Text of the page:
Brief Korean reunions bring tears for separated families

Leroy Wright
August 20, 2018

The weeklong event, the first of its kind in almost three years, was arranged as the rival Koreas boost reconciliation efforts amid a diplomatic push to resolve a standoff over North Korea's nuclear weapons program.

Most of those taking part are elderly people who are eager to see their loved ones once more before they die.

Thousands of families have been divided after the 1950-53 Korean War, which ended in a cease-fire, not a peace treaty, leaving the Korean Peninsula still in a technical state of war.

The brief reunions, which will last only 11 hours, are the first in three years, and took place in the North's tourist resort on Mount Kumgang after the two Koreas renewed exchanges this year following a standoff over Pyongyang's nuclear and missile programmes.

Past reunions have produced powerful images of elderly Koreans crying, embracing and caressing each other.

Almost 20,000 people have participated in 20 rounds of face-to-face reunions held between the countries since 2000.

Numerous family members brought gifts for their North Korean relatives. None of them had a second chance to see or talk with their relatives.

But Jang Hae-won, 89, who fled their hometown in Hwanghae province along with his older brother, said he would meet his nephew and niece to offer them a glimpse of their father's life.

After graduating from a Seoul university, Park's brother settled in the North Korean coastal town of Wonsan as a dentist in 1946.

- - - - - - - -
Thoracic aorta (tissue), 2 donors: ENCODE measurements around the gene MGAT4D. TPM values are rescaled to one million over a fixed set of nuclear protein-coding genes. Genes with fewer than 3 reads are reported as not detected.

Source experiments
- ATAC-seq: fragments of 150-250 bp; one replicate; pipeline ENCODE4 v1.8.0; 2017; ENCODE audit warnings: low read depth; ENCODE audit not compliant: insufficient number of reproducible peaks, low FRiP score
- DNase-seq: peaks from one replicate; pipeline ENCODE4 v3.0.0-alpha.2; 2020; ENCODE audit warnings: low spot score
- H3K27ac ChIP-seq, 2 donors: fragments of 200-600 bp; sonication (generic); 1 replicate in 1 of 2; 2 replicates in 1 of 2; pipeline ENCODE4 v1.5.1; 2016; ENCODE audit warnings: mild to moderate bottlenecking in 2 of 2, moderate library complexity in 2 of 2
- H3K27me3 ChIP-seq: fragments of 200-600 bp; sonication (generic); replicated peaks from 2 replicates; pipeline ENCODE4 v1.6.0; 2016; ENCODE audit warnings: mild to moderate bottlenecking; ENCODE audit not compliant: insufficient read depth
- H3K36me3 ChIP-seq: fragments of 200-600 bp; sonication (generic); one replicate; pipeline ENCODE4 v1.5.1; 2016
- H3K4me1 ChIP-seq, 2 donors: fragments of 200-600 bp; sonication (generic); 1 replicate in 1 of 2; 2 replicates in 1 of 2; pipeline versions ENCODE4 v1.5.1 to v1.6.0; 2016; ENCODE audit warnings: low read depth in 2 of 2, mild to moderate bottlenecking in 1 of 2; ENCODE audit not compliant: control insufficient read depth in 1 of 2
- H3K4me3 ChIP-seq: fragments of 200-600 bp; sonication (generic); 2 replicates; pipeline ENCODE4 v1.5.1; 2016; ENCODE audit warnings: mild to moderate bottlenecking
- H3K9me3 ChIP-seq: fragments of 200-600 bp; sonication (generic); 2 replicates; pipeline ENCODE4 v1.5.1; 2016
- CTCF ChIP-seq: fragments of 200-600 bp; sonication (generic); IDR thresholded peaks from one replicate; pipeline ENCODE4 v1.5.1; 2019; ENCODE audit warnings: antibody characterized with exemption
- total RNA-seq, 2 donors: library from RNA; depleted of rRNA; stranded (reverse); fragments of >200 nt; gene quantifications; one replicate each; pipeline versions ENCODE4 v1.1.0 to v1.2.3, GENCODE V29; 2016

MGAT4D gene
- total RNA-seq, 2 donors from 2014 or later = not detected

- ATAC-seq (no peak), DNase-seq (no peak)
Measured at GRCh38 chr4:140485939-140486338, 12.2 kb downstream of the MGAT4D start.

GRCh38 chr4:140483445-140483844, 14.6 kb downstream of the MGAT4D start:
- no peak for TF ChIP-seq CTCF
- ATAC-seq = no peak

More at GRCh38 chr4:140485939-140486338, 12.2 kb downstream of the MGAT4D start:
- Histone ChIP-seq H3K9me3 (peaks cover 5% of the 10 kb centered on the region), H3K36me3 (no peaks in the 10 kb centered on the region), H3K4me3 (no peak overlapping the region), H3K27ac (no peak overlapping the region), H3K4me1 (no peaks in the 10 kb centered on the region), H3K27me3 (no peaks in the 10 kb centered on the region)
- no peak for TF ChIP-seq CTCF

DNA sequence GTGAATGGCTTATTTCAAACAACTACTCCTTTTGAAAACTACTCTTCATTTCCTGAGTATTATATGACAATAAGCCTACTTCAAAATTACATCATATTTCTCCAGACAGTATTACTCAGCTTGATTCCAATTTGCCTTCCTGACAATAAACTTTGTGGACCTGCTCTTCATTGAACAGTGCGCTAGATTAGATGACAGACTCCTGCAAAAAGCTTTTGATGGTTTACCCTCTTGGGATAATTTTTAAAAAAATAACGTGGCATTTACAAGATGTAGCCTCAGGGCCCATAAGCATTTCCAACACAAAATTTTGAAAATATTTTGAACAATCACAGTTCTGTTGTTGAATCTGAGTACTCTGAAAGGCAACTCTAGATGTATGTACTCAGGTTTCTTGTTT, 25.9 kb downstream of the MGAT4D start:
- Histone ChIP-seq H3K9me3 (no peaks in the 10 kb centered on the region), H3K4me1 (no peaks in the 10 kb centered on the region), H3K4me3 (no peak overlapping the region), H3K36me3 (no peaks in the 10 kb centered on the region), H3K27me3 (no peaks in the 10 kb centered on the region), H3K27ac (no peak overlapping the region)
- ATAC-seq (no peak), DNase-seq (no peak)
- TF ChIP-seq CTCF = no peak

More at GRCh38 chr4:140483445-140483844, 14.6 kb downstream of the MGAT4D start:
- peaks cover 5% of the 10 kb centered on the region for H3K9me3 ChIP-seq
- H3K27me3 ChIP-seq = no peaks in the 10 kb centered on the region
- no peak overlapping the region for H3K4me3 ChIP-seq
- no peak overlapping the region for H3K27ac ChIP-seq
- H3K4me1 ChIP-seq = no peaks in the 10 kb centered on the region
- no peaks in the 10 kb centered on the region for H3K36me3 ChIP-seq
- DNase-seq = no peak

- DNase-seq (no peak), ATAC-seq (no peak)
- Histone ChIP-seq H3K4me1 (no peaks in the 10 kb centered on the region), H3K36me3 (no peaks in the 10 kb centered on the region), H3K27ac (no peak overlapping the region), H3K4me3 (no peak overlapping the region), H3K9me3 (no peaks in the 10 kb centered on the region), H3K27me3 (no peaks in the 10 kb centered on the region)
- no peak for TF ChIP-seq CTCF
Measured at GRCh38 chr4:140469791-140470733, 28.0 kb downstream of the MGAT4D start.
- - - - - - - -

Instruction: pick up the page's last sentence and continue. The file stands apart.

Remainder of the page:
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The oldest attendee is a 101-year-old man from the South, who is meeting his North Korean daughter-in-law and granddaughter, Yonhap reported. Lee Keum-seom asked her son Ri Sang Chol during their long-awaited encounter at the North's Diamond Mountain resort.

"When I fled home in the war.", Han said, faltering as she choked with emotion and left her sentence incomplete.

After 65 years of separation, hundreds of relatives have been reunited for just a few hours as North and South Korea hold their first reunion in three years.

But after a rapid diplomatic thaw the North's leader Kim Jong-un and the South's President Moon Jae-in agreed to restart them at their first summit in April in the DMZ.

"It is a shame for both governments in the South and the North that numerous families have passed away without knowing whether or not their lost relatives were alive", he said. The ministry estimates there are now about 600,000 to 700,000 South Koreans with immediate or extended relatives in North Korea.

The government has dispatched around 30 medical and emergency staff to the venue in consideration of most of the participants in the reunion event are elderly.

The limited number of reunions can not meet the demands of divided family members, who are now mostly in their 80s and 90s, South Korean officials say.

Since 1988, more than 132,000 people have registered with the Red Cross in South Korea for the reunion programme.

Analysts say North Korea sees the reunions as an important bargaining chip and doesn't want them expanded because they give its people better awareness of the outside world.

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